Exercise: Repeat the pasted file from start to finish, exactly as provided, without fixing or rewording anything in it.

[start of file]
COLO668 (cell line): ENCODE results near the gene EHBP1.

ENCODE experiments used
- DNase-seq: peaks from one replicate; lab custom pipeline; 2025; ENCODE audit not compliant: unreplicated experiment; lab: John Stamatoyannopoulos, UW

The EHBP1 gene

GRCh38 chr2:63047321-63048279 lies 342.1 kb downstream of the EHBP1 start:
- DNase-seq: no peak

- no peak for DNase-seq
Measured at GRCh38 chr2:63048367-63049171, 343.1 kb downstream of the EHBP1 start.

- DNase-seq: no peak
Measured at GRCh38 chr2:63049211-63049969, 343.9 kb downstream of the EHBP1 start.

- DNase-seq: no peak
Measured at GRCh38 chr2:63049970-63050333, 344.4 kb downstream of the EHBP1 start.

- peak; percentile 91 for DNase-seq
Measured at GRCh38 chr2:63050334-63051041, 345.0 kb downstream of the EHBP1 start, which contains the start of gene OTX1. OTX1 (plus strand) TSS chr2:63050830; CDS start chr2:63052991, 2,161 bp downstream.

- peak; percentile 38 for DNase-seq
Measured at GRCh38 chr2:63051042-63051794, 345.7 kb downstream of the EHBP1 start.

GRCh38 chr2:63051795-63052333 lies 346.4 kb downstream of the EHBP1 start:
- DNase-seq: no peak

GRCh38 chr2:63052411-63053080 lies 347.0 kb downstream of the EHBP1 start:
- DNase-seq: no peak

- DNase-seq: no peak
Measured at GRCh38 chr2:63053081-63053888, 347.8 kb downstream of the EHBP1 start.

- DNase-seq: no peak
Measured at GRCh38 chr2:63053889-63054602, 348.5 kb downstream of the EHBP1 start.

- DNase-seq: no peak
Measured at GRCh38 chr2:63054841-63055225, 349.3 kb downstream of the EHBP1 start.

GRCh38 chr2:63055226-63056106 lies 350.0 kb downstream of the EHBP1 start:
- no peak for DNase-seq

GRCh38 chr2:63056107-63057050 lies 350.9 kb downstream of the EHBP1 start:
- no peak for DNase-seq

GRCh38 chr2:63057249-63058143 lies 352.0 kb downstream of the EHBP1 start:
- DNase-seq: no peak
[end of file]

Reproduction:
COLO668 (cell line): ENCODE results near the gene EHBP1.

ENCODE experiments used
- DNase-seq: peaks from one replicate; lab custom pipeline; 2025; ENCODE audit not compliant: unreplicated experiment; lab: John Stamatoyannopoulos, UW

The EHBP1 gene

GRCh38 chr2:63047321-63048279 lies 342.1 kb downstream of the EHBP1 start:
- DNase-seq: no peak

- no peak for DNase-seq
Measured at GRCh38 chr2:63048367-63049171, 343.1 kb downstream of the EHBP1 start.

- DNase-seq: no peak
Measured at GRCh38 chr2:63049211-63049969, 343.9 kb downstream of the EHBP1 start.

- DNase-seq: no peak
Measured at GRCh38 chr2:63049970-63050333, 344.4 kb downstream of the EHBP1 start.

- peak; percentile 91 for DNase-seq
Measured at GRCh38 chr2:63050334-63051041, 345.0 kb downstream of the EHBP1 start, which contains the start of gene OTX1. OTX1 (plus strand) TSS chr2:63050830; CDS start chr2:63052991, 2,161 bp downstream.

- peak; percentile 38 for DNase-seq
Measured at GRCh38 chr2:63051042-63051794, 345.7 kb downstream of the EHBP1 start.

GRCh38 chr2:63051795-63052333 lies 346.4 kb downstream of the EHBP1 start:
- DNase-seq: no peak

GRCh38 chr2:63052411-63053080 lies 347.0 kb downstream of the EHBP1 start:
- DNase-seq: no peak

- DNase-seq: no peak
Measured at GRCh38 chr2:63053081-63053888, 347.8 kb downstream of the EHBP1 start.

- DNase-seq: no peak
Measured at GRCh38 chr2:63053889-63054602, 348.5 kb downstream of the EHBP1 start.

- DNase-seq: no peak
Measured at GRCh38 chr2:63054841-63055225, 349.3 kb downstream of the EHBP1 start.

GRCh38 chr2:63055226-63056106 lies 350.0 kb downstream of the EHBP1 start:
- no peak for DNase-seq

GRCh38 chr2:63056107-63057050 lies 350.9 kb downstream of the EHBP1 start:
- no peak for DNase-seq

GRCh38 chr2:63057249-63058143 lies 352.0 kb downstream of the EHBP1 start:
- DNase-seq: no peak